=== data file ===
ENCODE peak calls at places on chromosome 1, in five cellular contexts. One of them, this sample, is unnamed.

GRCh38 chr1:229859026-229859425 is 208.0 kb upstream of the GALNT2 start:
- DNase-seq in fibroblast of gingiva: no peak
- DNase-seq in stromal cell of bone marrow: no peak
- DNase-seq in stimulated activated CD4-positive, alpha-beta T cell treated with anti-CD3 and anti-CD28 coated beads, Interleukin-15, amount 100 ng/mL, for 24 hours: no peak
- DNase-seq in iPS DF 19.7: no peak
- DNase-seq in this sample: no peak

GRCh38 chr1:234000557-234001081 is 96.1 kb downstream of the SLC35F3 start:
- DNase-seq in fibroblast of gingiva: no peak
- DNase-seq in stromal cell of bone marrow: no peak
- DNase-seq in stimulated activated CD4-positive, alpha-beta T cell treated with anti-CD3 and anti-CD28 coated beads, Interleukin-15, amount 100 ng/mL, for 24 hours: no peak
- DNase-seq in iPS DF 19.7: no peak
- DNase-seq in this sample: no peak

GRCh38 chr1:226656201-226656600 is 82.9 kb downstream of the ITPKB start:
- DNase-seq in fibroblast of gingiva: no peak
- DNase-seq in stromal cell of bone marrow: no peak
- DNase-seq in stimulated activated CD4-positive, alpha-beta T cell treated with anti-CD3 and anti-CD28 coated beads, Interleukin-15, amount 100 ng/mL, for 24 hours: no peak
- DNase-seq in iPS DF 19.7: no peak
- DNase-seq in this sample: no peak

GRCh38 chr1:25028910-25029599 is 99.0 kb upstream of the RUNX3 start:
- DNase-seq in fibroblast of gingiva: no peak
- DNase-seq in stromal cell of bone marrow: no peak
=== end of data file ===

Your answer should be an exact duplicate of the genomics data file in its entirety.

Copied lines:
ENCODE peak calls at places on chromosome 1, in five cellular contexts. One of them, this sample, is unnamed.

GRCh38 chr1:229859026-229859425 is 208.0 kb upstream of the GALNT2 start:
- DNase-seq in fibroblast of gingiva: no peak
- DNase-seq in stromal cell of bone marrow: no peak
- DNase-seq in stimulated activated CD4-positive, alpha-beta T cell treated with anti-CD3 and anti-CD28 coated beads, Interleukin-15, amount 100 ng/mL, for 24 hours: no peak
- DNase-seq in iPS DF 19.7: no peak
- DNase-seq in this sample: no peak

GRCh38 chr1:234000557-234001081 is 96.1 kb downstream of the SLC35F3 start:
- DNase-seq in fibroblast of gingiva: no peak
- DNase-seq in stromal cell of bone marrow: no peak
- DNase-seq in stimulated activated CD4-positive, alpha-beta T cell treated with anti-CD3 and anti-CD28 coated beads, Interleukin-15, amount 100 ng/mL, for 24 hours: no peak
- DNase-seq in iPS DF 19.7: no peak
- DNase-seq in this sample: no peak

GRCh38 chr1:226656201-226656600 is 82.9 kb downstream of the ITPKB start:
- DNase-seq in fibroblast of gingiva: no peak
- DNase-seq in stromal cell of bone marrow: no peak
- DNase-seq in stimulated activated CD4-positive, alpha-beta T cell treated with anti-CD3 and anti-CD28 coated beads, Interleukin-15, amount 100 ng/mL, for 24 hours: no peak
- DNase-seq in iPS DF 19.7: no peak
- DNase-seq in this sample: no peak

GRCh38 chr1:25028910-25029599 is 99.0 kb upstream of the RUNX3 start:
- DNase-seq in fibroblast of gingiva: no peak
- DNase-seq in stromal cell of bone marrow: no peak